As new products were introduced, the stock market began to recover and employment rose. “People were starting to get out and enjoy the water again,” says Chambers.
“We strive to introduce new models and products regularly and our ability to do so even in the midst of a deteriorating economy is a clear sign of our strength,” says Frederiksen. Business has been steady for Viking Yachts, delivering 53 boats in the last fiscal year.
Maritime Marine’s products emphasize quality and craftsmanship. Its unsinkable hull designs and components are built by a team of skilled composite experts and the boats are outfitted by a crew of professional boat builders focused on improving Maritime’s reputation with every boat shipped. “We are launching new models and reintroducing Southport Boats, a division of Maritime Marine that is creating energy behind the brand,” says Kopp. Southport Boats specializes in fishing and family boat designs.
Making major changes to a company’s facilities and manufacturing processes can be costly and time-consuming. However, some companies put their operations under the microscope during the recession to stay relevant.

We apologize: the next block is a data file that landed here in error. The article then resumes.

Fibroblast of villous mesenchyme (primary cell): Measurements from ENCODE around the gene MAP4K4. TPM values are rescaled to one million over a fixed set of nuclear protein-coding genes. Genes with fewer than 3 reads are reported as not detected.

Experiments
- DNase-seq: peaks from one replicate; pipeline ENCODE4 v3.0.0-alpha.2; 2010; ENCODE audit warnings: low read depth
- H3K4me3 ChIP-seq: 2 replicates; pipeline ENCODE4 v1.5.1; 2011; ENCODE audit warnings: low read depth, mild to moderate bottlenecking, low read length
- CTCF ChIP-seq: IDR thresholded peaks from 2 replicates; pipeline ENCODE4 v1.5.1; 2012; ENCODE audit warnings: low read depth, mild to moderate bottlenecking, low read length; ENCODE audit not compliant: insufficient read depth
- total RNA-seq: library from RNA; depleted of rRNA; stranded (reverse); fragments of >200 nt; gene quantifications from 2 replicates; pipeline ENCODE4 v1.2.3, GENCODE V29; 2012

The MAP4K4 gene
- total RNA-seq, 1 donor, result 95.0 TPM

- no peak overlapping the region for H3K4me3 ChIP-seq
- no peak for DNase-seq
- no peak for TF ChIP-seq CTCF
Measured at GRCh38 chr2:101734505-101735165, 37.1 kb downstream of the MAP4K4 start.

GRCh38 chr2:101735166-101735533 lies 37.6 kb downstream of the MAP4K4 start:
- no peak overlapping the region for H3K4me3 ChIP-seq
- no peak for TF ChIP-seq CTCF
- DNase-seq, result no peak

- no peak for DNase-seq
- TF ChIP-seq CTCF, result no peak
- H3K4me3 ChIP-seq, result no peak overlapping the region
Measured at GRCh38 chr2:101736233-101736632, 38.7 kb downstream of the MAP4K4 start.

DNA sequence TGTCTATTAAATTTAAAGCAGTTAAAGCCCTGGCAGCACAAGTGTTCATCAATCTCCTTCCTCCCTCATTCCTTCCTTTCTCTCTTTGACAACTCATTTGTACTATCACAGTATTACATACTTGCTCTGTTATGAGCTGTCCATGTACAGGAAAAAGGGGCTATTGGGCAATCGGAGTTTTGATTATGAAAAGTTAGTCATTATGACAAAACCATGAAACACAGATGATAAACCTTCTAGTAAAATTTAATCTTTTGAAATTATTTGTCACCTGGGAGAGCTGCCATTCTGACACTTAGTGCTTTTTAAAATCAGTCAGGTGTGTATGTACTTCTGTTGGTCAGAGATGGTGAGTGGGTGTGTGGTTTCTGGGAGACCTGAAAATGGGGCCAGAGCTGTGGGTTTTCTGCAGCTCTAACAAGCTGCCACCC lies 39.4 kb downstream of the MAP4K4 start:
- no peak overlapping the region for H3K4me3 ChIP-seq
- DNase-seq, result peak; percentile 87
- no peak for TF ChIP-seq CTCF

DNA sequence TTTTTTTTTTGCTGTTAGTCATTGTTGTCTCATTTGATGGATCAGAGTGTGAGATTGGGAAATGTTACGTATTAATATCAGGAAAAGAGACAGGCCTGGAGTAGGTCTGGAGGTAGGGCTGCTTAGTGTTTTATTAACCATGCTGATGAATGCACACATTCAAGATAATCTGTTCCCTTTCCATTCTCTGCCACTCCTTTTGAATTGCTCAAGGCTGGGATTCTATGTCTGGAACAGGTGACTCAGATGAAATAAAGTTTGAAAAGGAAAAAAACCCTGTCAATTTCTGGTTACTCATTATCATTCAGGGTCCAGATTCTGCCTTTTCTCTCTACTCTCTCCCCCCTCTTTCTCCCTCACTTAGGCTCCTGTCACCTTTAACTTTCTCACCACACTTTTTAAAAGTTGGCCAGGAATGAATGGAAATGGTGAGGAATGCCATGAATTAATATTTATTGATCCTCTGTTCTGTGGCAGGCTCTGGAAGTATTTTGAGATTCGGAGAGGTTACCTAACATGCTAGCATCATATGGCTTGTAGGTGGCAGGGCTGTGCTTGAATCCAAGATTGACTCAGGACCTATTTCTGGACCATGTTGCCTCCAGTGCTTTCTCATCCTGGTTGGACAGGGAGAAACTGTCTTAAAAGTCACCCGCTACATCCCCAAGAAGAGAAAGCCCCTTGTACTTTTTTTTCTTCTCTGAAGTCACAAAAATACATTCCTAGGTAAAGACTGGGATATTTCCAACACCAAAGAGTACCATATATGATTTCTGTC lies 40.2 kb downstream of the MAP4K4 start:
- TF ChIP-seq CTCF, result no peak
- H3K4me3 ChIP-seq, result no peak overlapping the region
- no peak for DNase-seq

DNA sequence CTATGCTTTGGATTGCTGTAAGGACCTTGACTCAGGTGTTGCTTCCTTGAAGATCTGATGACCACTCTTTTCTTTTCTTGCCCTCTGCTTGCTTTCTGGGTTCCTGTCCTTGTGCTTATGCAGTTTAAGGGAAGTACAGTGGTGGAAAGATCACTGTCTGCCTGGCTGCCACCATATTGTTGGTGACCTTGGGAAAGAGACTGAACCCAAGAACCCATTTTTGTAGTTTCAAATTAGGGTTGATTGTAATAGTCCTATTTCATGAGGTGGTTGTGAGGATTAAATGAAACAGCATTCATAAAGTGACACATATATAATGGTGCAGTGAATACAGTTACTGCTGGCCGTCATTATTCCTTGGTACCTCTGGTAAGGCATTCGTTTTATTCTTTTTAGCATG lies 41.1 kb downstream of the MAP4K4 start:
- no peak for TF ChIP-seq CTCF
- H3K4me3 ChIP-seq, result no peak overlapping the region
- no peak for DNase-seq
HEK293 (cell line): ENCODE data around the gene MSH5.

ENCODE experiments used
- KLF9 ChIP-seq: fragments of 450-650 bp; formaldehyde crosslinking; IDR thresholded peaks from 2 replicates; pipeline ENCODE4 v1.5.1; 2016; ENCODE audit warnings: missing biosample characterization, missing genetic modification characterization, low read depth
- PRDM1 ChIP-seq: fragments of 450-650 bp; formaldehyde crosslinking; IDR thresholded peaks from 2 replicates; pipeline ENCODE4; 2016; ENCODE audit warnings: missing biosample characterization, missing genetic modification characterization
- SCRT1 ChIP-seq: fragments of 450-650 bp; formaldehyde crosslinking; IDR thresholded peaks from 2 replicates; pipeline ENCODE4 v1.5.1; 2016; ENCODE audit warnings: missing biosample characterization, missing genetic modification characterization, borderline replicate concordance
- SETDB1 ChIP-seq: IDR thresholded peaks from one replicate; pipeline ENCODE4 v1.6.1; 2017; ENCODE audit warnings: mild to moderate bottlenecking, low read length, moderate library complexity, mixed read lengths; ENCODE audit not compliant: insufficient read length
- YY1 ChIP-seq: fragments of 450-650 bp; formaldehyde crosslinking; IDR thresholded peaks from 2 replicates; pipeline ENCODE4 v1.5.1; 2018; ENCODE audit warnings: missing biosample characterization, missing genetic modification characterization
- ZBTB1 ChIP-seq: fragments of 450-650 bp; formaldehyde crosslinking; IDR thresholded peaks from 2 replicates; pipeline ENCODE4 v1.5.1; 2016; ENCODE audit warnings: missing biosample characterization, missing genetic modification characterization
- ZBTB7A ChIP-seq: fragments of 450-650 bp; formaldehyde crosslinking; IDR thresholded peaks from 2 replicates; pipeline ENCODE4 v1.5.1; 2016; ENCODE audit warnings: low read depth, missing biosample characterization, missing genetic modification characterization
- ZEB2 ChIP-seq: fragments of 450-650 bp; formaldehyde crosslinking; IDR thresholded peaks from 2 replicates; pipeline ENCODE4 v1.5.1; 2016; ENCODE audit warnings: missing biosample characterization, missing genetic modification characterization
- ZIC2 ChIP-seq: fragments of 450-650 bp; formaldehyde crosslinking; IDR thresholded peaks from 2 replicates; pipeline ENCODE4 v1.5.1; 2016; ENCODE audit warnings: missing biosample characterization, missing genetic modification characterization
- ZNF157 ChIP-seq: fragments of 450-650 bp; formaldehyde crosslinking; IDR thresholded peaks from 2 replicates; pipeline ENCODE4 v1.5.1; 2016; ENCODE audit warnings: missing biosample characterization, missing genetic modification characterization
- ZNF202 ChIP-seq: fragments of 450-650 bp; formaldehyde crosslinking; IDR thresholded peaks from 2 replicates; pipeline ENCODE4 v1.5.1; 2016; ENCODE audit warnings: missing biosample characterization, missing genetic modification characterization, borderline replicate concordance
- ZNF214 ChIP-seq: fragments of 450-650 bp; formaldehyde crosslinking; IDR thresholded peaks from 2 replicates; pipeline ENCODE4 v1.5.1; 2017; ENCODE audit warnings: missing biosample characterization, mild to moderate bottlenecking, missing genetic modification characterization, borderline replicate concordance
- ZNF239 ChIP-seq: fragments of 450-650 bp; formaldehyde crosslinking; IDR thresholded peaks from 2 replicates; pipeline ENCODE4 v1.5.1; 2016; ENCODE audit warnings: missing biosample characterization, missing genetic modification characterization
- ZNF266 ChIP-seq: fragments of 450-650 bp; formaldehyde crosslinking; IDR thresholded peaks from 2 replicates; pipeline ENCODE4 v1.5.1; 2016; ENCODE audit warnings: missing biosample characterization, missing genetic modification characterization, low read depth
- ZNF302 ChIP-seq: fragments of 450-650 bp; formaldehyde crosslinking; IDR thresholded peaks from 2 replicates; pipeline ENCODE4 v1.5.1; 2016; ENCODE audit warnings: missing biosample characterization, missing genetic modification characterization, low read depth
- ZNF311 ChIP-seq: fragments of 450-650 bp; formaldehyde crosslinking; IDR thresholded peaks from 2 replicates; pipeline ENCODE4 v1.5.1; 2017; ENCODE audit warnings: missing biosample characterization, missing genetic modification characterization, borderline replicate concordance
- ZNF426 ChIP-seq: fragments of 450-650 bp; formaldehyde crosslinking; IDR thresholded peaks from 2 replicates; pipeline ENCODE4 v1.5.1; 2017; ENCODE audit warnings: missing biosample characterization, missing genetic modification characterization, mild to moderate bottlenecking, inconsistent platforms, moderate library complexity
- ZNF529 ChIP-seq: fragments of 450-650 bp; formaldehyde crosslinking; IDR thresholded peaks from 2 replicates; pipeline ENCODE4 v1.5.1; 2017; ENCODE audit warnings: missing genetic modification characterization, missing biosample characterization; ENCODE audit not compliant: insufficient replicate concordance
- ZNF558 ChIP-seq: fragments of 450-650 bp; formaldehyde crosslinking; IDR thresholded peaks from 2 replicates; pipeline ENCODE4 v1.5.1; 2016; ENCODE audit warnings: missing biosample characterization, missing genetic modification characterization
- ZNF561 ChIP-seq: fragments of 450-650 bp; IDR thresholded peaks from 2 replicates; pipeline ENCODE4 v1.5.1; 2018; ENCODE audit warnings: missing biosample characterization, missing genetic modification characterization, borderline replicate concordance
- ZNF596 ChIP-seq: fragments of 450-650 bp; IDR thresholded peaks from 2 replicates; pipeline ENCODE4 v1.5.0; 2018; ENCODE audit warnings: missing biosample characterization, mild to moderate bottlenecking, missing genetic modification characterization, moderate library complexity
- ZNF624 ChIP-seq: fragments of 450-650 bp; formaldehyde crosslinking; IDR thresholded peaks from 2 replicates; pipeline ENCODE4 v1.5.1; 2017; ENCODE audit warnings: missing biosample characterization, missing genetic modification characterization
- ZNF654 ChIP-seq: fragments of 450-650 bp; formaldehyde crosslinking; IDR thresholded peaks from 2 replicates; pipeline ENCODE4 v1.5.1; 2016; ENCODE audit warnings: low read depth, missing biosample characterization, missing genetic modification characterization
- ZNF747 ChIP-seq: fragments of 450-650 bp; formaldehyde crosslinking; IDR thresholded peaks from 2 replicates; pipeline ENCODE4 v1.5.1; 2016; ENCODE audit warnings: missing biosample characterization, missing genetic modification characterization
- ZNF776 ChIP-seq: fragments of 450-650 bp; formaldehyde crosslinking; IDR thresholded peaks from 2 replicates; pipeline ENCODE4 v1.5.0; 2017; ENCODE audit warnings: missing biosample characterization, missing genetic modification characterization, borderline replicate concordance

“We dropped a few satellite locations and came back under one roof,” says Chambers. “Recently, we purchased a Wellcraft Marine facility in Sarasota, Fla., adding our 5th five axis CNC robotic mill.” Marine Concepts also developed ways to improve holding fixtures for many industries and improve molds for vacuum forming, which are now made from composites rather than more costly aluminum tooling. The company also relied heavily on its business improvement practices such as lean manufacturing, just in time inventory and process controls to build during the recession.
“We converted our entire manufacturing operations to closed molding during 2008-2009,” says Kopp of Maritime Marine. “While it was no less expensive at first, we used this slow time to optimize the process and that has paid tremendous rewards as production now increases.” Both Marine Concepts and Maritime Marine have experienced steady growth since altering their manufacturing processes.
Viking’s reputation is rooted in the company’s commitment to producing 90 percent of their boats in-house, including the fiberglass molds for hulls and decks, the fuel tanks and the interior furniture. Viking turned to green solutions in its facility that are not only environmentally friendly, but also have helped the company reduce overhead costs. “What has helped us tremendously is our facility, which now has its own wastewater treatment plant and solar powered buildings,” says Frederiksen.